Legend has it that a fisherman named Pan, while fishing out at sea, caught a block of wood which he threw back into the ocean. The next day he, however, caught it again. This repeatedly happened for a few days and Pan decided to take the block of wood back to his home. He felt that the block of wood had magical power and thus prayed to it, asking to be blessed with a great catch the following day. He promised that he would build a temple to enshrine the wood if his prayers were to be granted. Pan's prayer was actually granted and he came back from his fishing trip with a huge catch. However, Pan did not have enough money to build a temple, and left the wood outside his house by the pig sty and forgot all about the promise he made. The next day, his pigs became ill and his neighbours saw a woman sitting on the branch of the longan tree near his house. It made him remember his promise to the block of wood. He informed his neighbours of the incident, and they all raised funds for the construction of the temple and prayed to ask where they should build the new temple. Suddenly, a child came by and showed them the location of where the temple should be constructed and the first Hui Wei Sheng temple was built.
It was a lovely temple and the family looking after it showed us how to ask for protection while cycling. We lit a few incense sticks and banged the gong three times to alert the goddess of our request. We took a few pics of the family and were on our way. What a pleasant experience it was.
We cycled out of the village in the direction of the enormous Wat Yansangwararam temple complex. The complex is set in a vast park, housing several buildings of very different architectural styles, as well as well-kept gardens and a large lake, making for a peaceful setting. We walked up a steep staircase flanked by a Naga balustrade to Wat Phra Phutthabat, the “temple of the Buddha’s footprint” that houses a footprint of the Buddha, discovered in Thailand in the 17th century. As always, there is a legend here as well but I’ll let it go this time as the story is getting somewhat long-winded.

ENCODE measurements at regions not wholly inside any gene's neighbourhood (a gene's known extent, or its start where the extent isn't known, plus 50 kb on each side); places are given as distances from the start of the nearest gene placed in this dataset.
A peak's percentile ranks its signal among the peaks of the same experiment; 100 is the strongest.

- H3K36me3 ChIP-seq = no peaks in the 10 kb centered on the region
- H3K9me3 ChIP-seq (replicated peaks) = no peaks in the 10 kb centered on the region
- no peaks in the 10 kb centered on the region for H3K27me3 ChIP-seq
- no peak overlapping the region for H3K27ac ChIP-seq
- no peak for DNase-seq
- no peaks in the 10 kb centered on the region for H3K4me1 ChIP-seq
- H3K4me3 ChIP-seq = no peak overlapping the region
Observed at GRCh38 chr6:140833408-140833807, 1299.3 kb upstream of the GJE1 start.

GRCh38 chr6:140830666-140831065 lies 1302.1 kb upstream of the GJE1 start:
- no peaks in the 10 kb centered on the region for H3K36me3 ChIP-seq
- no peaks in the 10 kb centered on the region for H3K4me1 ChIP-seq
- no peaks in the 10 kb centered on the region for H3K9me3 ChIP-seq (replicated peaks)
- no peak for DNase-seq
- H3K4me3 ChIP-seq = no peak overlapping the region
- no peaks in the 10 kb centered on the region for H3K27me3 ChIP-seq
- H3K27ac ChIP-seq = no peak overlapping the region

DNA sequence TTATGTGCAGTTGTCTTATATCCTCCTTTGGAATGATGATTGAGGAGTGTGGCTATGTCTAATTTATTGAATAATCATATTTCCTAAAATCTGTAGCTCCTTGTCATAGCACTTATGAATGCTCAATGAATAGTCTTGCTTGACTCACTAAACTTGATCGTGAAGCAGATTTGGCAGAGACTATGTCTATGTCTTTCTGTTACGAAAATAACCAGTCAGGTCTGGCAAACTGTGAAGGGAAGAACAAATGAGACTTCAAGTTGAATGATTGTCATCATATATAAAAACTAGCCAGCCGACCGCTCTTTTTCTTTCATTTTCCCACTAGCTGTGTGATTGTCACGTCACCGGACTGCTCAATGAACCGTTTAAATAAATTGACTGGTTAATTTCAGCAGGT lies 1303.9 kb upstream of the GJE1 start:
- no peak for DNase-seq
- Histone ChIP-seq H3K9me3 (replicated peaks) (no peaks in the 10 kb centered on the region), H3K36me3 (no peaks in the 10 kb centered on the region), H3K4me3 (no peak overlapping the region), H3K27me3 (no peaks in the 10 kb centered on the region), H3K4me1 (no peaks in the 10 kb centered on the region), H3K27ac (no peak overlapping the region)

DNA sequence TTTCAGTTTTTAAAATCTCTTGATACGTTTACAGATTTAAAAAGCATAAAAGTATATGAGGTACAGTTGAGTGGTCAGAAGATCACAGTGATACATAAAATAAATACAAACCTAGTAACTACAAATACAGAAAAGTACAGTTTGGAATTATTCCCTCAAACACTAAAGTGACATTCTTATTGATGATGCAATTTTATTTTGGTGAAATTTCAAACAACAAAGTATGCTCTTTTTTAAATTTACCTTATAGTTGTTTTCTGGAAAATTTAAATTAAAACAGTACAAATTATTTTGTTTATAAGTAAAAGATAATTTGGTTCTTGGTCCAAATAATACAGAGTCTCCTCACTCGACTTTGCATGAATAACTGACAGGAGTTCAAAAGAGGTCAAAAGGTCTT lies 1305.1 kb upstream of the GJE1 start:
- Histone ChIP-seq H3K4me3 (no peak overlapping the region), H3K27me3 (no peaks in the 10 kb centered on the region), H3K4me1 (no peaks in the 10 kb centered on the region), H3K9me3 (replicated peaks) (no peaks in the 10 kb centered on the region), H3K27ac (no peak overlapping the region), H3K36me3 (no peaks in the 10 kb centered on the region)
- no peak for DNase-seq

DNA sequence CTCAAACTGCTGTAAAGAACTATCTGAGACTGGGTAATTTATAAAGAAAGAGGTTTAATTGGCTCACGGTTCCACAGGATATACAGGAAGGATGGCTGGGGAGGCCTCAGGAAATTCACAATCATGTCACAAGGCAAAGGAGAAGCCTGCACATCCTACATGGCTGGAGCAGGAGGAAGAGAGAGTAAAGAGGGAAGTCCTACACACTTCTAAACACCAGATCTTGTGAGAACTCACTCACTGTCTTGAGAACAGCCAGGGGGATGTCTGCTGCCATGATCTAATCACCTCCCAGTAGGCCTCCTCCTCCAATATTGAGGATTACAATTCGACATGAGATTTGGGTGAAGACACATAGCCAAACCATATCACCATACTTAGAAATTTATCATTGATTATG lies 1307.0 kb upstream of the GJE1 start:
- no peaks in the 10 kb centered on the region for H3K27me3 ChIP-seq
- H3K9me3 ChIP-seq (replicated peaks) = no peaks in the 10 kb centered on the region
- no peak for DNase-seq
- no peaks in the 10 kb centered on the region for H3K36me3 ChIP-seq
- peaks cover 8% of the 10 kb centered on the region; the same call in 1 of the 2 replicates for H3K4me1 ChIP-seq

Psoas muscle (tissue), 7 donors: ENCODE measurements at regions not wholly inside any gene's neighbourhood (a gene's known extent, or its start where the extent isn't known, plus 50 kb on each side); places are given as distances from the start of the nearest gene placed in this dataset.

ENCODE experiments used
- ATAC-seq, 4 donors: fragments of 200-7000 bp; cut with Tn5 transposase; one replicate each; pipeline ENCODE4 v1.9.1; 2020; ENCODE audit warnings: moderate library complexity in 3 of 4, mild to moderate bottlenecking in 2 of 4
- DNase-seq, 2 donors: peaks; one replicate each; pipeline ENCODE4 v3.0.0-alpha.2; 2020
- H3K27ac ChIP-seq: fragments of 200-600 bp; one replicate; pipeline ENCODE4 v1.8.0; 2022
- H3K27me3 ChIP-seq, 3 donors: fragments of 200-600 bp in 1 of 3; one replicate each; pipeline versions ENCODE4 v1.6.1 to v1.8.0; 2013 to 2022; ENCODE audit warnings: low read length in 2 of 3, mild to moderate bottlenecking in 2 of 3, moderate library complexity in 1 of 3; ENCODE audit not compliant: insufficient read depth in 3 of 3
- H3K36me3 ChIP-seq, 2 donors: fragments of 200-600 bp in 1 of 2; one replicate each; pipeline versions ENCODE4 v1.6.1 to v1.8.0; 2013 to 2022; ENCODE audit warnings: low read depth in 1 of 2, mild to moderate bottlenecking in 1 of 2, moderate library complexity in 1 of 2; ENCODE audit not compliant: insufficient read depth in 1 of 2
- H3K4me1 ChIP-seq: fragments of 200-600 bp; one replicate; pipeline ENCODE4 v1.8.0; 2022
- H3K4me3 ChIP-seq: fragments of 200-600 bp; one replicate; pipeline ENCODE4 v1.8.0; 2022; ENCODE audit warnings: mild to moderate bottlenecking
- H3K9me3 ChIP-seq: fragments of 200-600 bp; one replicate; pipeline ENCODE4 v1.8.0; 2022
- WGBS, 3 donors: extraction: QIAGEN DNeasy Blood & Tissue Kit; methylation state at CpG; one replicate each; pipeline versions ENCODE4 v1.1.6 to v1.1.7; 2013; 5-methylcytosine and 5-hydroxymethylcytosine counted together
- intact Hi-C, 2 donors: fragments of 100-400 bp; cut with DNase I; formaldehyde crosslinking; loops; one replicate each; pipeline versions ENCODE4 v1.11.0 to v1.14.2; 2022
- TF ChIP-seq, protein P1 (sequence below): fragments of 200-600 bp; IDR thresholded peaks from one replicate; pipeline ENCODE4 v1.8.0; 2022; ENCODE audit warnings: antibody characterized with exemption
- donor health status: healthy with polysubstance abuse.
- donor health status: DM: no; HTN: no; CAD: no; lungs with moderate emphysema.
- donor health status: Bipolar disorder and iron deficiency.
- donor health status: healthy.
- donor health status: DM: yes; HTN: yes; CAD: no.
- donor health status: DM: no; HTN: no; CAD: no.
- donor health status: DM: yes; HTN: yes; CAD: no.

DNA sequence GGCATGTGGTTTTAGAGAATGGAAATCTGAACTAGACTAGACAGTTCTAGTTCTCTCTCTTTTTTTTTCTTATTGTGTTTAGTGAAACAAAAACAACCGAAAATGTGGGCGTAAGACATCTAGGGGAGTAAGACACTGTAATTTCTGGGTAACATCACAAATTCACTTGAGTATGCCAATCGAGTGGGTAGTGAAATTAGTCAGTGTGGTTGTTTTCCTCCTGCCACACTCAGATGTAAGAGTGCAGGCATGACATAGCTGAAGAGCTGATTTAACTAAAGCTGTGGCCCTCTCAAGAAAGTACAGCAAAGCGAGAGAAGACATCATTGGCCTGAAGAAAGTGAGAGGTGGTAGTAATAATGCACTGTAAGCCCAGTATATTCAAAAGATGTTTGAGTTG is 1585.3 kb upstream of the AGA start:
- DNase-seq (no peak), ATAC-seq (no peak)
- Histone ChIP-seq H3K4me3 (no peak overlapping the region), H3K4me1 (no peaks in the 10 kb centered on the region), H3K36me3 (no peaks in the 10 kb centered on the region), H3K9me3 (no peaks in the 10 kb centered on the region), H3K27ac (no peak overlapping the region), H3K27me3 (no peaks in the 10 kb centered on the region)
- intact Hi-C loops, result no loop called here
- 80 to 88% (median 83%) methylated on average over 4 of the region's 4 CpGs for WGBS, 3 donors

Then it was on to our last stop. Up a small hill, we found Khao Chi Chan, a 109-metre tall carving of a seated Buddha on the side of a mountain. It made for a rather impressive sight. With a tailwind, we flew the last 20 kilometres back to Jomtien where we had a swim in the ocean after which we had a much-needed meal consisting of a delicious Thai curry and a Chang beer.
5 August - Jomtien - Nong Yai temple – 79 km
Woo-hoo, we were on our way and I, for one, was more than happy to be on the road again. Dressed in my super luminous pink top (a special is a special!) we set off to an unknown destination. Getting out of the big city of Pattaya always takes the best part of the day, but soon we were on smaller roads and amongst pineapple, coconut and rubber tree plantations. We stopped at a roadside stall selling cotton candy (roti saimai). Roti saimai (pronounced say may) is a Thai-style candy floss or cotton candy which is wrapped in a sweet roti. The thin silk strands are actually spun sugar and the strands are usually found in a rainbow of colours. The crepe is very thin, and I understand that the colour green is from the pandan leaf. It was delicious and we bought a whole bag full. We continued down the road nibbling on this Thai favourite.
Still chewing on the cotton candy, we stopped at the pineapple depo to watch workers load huge heaps of pineapples onto trucks and were promptly presented with two large pineapples. We looked at each other in disbelief as we had no idea where to pack this very generous gift! Loaded with our massive pineapples, we headed down the road laughing ourselves silly at our somewhat unwanted gift while all the time trying to convince the other one that they had more space in their panniers. No sooner it was time for a noodle soup stop, and we generously gave one pineapple to the lady at the food stall.